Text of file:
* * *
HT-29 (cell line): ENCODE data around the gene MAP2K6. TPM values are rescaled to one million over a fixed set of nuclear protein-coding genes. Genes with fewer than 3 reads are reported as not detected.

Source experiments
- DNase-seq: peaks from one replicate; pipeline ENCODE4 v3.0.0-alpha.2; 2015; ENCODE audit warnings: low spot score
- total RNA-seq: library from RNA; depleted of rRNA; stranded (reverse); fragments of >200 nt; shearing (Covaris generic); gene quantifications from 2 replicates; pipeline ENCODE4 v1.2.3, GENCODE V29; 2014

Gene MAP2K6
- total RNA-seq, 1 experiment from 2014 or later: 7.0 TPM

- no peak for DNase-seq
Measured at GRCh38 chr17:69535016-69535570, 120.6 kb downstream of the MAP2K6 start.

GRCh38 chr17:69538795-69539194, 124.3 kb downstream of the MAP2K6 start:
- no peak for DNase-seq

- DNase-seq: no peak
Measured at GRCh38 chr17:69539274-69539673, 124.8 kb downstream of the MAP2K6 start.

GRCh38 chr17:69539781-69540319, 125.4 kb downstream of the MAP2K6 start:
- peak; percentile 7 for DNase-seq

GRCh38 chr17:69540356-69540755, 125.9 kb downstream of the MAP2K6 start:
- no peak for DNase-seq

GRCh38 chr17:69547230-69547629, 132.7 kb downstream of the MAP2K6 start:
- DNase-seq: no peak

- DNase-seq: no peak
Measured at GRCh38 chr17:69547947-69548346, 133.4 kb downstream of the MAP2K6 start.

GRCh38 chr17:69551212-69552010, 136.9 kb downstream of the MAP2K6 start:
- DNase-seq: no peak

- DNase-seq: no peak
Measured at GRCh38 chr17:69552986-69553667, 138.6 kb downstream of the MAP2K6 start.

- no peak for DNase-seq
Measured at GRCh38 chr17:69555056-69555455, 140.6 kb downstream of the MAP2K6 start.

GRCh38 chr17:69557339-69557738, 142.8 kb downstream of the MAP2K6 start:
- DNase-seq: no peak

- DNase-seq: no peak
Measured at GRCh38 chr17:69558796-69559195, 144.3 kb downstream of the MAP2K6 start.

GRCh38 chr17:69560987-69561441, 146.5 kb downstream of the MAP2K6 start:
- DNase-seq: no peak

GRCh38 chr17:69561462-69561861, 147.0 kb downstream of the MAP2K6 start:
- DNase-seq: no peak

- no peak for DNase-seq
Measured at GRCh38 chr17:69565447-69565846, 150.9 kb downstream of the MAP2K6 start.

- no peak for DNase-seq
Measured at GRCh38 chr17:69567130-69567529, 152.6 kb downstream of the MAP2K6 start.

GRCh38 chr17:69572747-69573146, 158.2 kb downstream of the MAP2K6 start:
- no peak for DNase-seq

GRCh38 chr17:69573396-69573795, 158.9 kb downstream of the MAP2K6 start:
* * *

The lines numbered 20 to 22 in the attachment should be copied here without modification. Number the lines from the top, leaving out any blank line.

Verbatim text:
Measured at GRCh38 chr17:69547947-69548346, 133.4 kb downstream of the MAP2K6 start.

GRCh38 chr17:69551212-69552010, 136.9 kb downstream of the MAP2K6 start:
- DNase-seq: no peak